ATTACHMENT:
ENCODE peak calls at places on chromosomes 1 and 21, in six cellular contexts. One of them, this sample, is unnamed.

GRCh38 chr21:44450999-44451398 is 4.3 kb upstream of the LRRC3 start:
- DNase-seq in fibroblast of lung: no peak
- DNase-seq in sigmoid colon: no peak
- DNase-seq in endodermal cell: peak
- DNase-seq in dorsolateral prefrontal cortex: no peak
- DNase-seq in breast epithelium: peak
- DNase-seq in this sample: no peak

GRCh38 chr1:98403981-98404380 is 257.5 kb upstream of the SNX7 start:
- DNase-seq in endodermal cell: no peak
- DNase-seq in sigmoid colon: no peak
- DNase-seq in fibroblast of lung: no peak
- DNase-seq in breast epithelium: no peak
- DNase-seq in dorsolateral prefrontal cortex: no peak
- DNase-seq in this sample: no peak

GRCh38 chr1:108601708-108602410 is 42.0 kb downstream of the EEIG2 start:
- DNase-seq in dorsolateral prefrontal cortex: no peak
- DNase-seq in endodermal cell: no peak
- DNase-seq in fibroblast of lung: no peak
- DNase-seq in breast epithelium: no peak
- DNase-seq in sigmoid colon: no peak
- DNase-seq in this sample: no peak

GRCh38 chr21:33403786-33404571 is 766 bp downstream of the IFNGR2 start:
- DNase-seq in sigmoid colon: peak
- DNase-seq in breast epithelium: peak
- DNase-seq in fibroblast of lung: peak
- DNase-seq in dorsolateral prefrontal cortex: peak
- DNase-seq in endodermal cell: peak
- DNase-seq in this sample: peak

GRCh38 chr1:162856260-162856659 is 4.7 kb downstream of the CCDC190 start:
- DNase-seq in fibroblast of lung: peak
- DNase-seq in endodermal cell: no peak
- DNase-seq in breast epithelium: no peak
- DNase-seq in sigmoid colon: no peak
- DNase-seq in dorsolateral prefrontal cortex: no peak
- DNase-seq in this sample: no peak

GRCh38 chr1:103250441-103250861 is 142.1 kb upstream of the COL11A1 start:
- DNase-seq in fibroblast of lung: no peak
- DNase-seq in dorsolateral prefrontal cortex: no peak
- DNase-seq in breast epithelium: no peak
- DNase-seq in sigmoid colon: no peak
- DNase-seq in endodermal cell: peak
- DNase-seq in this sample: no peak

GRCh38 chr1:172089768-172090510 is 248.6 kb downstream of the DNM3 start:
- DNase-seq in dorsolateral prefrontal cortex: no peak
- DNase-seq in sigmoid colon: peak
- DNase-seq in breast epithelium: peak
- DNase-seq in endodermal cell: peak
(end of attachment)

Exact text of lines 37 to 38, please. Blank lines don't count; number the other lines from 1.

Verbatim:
GRCh38 chr1:103250441-103250861 is 142.1 kb upstream of the COL11A1 start:
- DNase-seq in fibroblast of lung: no peak